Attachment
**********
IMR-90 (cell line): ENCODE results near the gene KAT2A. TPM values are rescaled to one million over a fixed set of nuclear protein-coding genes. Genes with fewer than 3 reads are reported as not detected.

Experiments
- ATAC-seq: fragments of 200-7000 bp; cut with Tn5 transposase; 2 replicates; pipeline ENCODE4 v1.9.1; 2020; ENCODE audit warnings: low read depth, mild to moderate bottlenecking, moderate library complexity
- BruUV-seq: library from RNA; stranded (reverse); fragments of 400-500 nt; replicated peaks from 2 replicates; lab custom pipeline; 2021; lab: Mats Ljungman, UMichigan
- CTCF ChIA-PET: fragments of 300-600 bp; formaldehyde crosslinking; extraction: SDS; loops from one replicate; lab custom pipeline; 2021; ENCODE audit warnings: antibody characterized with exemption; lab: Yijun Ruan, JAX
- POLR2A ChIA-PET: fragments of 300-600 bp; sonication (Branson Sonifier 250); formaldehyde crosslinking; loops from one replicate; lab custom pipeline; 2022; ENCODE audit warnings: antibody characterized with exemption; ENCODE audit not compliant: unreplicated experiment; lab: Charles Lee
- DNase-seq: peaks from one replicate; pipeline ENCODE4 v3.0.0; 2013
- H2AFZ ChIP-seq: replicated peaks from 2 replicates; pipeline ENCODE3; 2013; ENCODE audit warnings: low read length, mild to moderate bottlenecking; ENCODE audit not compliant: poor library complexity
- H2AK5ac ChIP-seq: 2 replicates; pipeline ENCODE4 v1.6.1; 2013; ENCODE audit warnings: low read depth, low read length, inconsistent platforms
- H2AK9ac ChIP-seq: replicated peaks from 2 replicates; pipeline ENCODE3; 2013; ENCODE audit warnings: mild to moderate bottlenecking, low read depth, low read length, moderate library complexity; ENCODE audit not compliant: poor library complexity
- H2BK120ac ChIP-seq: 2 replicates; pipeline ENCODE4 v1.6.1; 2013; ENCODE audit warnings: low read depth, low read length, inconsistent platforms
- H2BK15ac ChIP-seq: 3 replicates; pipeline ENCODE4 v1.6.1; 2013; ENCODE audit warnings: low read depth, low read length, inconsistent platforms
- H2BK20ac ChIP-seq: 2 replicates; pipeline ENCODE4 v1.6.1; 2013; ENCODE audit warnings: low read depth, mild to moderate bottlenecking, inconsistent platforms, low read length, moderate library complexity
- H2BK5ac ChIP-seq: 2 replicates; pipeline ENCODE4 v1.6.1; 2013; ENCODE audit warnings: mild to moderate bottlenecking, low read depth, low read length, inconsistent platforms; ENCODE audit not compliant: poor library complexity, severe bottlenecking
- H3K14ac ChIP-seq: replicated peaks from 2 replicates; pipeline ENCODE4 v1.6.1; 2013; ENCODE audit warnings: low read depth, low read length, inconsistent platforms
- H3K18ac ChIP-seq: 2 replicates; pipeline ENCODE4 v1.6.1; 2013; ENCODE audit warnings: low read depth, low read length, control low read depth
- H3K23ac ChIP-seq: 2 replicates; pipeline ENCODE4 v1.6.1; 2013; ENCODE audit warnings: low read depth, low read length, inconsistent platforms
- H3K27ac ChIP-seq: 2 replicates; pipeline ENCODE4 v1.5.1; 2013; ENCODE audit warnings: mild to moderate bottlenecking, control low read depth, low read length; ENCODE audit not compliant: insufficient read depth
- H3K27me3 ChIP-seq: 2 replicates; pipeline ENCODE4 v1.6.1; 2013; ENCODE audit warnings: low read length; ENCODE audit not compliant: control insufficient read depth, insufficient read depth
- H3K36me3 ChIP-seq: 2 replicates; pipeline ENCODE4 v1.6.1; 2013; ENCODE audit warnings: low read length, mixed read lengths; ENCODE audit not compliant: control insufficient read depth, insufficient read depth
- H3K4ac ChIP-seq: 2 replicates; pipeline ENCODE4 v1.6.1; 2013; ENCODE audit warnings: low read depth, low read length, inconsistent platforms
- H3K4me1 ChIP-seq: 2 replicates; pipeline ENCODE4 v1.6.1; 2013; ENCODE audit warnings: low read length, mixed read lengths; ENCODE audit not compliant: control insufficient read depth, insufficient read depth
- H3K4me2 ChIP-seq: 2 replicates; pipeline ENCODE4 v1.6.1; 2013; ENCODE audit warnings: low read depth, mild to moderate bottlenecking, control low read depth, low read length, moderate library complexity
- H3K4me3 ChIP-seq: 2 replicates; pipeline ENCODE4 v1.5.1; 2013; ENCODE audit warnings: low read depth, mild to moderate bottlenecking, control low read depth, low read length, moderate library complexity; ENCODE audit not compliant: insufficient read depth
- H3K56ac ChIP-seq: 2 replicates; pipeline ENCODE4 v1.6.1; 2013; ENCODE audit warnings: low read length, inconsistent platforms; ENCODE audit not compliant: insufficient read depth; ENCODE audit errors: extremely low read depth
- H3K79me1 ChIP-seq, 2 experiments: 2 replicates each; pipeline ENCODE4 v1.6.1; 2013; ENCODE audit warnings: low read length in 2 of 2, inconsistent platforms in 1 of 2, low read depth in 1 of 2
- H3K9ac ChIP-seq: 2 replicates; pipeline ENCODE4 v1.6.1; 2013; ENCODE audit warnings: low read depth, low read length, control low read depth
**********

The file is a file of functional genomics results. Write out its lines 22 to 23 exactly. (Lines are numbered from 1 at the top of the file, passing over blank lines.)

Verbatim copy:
- H3K4me1 ChIP-seq: 2 replicates; pipeline ENCODE4 v1.6.1; 2013; ENCODE audit warnings: low read length, mixed read lengths; ENCODE audit not compliant: control insufficient read depth, insufficient read depth
- H3K4me2 ChIP-seq: 2 replicates; pipeline ENCODE4 v1.6.1; 2013; ENCODE audit warnings: low read depth, mild to moderate bottlenecking, control low read depth, low read length, moderate library complexity